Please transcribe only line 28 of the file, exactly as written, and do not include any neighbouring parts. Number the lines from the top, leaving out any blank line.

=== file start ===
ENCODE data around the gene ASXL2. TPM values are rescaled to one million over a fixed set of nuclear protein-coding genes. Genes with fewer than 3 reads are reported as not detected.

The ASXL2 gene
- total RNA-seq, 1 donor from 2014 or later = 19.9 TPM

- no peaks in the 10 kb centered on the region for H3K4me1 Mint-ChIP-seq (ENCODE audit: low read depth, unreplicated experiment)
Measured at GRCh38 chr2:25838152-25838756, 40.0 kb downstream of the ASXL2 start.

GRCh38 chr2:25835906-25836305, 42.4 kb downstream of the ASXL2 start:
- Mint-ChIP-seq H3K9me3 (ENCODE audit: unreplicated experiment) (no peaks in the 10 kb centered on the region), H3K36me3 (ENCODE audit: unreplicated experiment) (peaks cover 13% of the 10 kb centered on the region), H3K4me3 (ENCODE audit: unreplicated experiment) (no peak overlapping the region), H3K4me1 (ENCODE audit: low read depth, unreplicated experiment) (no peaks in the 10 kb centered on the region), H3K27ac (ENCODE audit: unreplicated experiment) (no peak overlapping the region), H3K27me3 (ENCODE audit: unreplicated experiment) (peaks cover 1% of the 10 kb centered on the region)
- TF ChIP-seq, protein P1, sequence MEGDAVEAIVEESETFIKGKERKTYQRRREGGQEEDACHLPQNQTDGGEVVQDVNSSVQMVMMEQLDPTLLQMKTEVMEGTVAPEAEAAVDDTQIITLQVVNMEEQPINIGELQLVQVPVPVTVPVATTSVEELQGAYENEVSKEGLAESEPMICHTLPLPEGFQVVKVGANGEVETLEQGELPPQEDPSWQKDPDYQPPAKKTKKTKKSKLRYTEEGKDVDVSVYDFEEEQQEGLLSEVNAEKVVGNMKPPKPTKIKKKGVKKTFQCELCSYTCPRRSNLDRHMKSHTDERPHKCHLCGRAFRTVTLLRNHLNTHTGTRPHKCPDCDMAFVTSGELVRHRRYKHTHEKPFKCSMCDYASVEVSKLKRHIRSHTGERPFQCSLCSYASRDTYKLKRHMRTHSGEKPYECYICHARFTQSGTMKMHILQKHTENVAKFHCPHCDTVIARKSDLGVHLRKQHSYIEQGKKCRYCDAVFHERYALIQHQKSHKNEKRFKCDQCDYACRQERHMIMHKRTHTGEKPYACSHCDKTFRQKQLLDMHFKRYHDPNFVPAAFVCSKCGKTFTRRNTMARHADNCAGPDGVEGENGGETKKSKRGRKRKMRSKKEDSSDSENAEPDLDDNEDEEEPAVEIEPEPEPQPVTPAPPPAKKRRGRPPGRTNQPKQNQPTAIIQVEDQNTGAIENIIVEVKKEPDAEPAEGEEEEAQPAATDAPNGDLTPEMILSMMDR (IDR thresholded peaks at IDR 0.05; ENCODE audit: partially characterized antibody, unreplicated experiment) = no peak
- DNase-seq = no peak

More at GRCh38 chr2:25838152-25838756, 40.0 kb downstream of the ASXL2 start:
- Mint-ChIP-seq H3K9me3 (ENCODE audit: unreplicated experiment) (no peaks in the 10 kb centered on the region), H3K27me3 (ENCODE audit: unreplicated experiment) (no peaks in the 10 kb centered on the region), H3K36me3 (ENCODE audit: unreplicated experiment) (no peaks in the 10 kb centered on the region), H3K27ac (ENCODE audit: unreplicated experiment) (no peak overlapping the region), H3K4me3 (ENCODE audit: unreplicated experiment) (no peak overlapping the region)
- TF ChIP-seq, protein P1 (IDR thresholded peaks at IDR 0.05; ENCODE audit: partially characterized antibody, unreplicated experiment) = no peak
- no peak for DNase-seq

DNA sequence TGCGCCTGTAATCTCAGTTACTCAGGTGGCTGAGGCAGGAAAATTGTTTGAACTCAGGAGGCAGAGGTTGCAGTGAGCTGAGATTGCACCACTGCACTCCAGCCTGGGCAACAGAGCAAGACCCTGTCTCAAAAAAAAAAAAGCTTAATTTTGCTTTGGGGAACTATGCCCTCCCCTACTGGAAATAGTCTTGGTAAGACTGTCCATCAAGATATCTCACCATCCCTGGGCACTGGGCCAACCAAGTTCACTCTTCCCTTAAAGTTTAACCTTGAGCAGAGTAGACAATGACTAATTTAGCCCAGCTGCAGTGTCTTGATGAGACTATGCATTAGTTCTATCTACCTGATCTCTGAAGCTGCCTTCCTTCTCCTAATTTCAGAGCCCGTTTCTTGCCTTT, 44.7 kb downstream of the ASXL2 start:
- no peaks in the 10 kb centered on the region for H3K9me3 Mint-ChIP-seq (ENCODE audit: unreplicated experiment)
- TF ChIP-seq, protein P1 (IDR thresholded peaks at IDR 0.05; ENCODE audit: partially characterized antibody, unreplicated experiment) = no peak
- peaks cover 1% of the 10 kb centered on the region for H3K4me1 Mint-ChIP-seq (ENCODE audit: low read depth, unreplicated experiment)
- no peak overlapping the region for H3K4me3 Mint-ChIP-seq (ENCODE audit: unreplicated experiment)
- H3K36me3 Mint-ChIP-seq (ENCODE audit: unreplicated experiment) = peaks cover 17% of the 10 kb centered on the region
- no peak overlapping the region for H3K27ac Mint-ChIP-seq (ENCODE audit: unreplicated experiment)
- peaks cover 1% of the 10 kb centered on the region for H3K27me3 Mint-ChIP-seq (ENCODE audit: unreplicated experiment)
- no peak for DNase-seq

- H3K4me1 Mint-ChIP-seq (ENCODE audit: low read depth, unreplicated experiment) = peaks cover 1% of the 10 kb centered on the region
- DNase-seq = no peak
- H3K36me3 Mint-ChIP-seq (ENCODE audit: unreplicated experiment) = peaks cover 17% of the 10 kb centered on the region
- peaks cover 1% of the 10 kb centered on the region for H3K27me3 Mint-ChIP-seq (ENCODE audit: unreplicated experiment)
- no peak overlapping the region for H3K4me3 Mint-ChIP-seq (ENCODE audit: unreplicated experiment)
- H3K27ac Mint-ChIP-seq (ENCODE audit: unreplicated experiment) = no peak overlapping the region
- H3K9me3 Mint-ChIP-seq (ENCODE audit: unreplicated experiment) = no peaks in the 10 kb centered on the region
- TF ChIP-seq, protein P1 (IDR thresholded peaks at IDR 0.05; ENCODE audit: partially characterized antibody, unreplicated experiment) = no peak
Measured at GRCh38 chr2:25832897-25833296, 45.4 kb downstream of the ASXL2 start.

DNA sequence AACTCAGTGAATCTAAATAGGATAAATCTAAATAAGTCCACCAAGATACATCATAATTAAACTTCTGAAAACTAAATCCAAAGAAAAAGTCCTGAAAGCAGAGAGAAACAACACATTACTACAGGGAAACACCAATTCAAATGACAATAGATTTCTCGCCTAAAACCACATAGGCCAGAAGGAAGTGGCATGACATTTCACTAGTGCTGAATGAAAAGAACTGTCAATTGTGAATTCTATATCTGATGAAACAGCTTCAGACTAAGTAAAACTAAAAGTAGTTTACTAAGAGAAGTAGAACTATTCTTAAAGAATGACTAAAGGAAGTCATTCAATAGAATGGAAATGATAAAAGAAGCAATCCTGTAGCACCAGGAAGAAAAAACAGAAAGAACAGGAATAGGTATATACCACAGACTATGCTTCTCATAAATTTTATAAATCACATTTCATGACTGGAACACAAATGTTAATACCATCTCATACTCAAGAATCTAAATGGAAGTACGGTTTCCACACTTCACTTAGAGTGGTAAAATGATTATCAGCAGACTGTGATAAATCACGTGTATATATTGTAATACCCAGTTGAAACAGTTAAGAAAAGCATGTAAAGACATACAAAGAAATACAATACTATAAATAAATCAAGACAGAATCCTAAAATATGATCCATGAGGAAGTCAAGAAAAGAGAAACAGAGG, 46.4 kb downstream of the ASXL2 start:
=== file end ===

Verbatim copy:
- H3K27ac Mint-ChIP-seq (ENCODE audit: unreplicated experiment) = no peak overlapping the region